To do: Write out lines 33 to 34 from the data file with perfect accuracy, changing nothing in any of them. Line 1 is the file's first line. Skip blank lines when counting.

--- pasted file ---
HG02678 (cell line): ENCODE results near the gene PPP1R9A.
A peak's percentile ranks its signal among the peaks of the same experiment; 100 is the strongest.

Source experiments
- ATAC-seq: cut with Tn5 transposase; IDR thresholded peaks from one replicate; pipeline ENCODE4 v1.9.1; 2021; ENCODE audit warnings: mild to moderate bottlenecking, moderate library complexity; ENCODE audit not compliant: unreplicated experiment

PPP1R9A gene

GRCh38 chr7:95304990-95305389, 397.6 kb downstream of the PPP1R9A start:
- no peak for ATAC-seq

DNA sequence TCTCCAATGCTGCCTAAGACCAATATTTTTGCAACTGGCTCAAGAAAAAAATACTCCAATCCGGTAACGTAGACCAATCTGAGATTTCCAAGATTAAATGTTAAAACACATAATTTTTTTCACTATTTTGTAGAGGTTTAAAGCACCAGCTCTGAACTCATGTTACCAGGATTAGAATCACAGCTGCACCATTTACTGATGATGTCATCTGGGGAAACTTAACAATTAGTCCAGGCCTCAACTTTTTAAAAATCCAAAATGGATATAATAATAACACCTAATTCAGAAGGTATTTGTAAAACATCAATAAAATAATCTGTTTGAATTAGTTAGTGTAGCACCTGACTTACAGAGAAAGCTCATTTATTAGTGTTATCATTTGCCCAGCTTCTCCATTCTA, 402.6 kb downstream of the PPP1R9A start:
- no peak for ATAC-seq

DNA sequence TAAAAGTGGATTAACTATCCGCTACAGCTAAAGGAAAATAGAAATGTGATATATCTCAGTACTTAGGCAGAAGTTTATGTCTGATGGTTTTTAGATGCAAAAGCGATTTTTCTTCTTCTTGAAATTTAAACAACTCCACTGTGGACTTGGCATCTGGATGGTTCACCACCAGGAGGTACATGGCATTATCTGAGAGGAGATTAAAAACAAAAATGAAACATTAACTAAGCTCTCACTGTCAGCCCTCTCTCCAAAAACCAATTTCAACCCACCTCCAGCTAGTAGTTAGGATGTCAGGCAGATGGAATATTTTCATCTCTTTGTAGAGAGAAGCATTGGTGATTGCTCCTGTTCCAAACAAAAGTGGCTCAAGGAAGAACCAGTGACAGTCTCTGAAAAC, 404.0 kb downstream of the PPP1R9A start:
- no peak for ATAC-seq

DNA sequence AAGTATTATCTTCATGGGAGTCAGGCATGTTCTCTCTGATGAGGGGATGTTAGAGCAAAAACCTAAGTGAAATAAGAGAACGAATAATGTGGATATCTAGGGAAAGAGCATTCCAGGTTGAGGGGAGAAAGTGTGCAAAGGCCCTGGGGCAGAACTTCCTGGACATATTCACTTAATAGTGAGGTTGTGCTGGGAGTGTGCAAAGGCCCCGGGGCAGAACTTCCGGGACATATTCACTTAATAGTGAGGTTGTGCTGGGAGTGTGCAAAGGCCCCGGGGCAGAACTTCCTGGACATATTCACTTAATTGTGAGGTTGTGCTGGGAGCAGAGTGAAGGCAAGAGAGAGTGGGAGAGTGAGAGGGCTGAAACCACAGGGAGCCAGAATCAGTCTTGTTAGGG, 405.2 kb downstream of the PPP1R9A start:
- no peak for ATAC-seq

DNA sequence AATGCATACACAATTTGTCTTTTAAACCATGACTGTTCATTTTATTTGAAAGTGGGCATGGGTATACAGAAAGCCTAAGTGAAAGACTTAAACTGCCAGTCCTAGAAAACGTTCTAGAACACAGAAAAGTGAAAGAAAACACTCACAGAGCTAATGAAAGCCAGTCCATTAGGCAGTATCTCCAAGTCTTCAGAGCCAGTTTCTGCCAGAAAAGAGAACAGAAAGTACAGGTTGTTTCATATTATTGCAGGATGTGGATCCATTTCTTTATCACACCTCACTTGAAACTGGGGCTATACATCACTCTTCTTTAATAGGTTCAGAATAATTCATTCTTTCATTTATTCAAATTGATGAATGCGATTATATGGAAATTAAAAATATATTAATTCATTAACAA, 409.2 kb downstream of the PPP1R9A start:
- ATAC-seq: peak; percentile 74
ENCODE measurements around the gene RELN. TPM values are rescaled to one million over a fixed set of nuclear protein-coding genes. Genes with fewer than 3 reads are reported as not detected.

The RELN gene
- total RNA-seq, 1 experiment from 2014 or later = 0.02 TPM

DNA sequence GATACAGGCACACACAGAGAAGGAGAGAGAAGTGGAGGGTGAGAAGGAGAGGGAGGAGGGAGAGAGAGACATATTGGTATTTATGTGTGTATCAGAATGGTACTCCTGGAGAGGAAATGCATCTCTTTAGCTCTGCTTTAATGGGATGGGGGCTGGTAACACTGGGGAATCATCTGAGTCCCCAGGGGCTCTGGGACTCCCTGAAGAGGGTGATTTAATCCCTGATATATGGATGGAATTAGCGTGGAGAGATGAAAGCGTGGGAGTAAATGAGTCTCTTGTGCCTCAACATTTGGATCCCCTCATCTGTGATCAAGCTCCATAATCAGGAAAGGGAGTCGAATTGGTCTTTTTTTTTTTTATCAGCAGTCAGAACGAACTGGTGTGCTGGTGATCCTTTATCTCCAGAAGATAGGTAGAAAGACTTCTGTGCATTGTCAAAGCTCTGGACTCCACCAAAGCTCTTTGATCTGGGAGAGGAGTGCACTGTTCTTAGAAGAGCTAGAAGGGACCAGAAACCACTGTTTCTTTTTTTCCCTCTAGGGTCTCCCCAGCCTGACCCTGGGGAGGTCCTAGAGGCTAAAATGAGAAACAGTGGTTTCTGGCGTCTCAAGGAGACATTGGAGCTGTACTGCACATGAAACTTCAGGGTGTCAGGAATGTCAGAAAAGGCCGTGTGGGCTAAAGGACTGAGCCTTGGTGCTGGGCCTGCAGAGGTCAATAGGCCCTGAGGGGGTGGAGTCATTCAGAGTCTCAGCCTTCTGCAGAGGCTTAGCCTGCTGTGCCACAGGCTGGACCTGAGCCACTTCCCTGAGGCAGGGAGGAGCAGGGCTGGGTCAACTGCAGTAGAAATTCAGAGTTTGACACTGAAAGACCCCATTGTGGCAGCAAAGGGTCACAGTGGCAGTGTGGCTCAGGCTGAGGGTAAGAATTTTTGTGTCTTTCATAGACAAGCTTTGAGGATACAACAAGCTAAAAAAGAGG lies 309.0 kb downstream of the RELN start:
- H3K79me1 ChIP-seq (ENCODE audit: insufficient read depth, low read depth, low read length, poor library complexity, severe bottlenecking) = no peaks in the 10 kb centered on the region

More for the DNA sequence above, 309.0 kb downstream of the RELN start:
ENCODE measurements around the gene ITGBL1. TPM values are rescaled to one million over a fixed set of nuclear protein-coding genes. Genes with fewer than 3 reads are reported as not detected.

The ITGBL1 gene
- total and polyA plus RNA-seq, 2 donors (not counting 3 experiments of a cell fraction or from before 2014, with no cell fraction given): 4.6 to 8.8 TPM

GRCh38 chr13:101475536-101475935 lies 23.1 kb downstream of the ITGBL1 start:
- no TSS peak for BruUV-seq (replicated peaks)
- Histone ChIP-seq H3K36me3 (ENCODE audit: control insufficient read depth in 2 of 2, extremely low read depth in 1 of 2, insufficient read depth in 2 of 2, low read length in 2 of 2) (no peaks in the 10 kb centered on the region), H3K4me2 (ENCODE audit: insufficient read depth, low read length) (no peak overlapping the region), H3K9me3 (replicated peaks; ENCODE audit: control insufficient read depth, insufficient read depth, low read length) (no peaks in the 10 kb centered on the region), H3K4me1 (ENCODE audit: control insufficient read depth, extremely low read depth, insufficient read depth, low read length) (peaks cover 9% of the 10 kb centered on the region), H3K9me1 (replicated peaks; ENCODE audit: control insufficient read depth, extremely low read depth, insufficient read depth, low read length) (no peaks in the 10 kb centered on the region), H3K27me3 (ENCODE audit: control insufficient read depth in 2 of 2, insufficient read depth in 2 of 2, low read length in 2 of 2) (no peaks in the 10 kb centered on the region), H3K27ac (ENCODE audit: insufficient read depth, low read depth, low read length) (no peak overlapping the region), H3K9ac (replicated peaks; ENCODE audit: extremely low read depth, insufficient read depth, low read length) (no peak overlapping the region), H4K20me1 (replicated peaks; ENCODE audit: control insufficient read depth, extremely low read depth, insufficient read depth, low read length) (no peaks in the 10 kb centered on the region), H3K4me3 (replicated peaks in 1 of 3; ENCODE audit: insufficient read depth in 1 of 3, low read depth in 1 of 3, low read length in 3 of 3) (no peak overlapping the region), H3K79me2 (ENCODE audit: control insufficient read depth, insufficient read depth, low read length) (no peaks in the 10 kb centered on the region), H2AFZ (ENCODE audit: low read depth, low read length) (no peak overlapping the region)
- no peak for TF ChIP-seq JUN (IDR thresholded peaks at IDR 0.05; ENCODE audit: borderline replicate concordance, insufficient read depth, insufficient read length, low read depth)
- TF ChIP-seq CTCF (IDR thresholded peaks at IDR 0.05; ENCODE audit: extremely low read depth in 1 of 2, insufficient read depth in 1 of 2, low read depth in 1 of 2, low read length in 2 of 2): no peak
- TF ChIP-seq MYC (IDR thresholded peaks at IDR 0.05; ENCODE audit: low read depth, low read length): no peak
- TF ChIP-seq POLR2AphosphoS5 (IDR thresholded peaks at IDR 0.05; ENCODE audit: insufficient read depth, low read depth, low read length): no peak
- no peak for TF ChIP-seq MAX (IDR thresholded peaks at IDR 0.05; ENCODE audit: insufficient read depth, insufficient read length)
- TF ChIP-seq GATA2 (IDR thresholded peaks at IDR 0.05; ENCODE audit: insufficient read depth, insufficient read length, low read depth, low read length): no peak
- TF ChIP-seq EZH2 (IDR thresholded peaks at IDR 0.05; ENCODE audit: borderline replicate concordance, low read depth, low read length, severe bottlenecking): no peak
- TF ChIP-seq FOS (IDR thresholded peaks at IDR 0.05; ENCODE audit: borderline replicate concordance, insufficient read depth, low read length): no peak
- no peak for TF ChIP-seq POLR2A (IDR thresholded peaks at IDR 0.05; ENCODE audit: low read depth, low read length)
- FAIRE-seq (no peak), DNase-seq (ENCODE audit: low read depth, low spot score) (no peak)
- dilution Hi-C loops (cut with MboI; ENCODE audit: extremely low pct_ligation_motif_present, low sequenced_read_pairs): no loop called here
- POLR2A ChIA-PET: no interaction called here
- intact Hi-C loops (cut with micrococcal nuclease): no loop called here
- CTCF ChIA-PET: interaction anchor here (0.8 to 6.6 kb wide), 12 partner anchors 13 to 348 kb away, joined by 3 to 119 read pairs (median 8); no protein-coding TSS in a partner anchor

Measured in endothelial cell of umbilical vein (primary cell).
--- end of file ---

- TF ChIP-seq GATA2 (IDR thresholded peaks at IDR 0.05; ENCODE audit: insufficient read depth, insufficient read length, low read depth, low read length): no peak
- TF ChIP-seq EZH2 (IDR thresholded peaks at IDR 0.05; ENCODE audit: borderline replicate concordance, low read depth, low read length, severe bottlenecking): no peak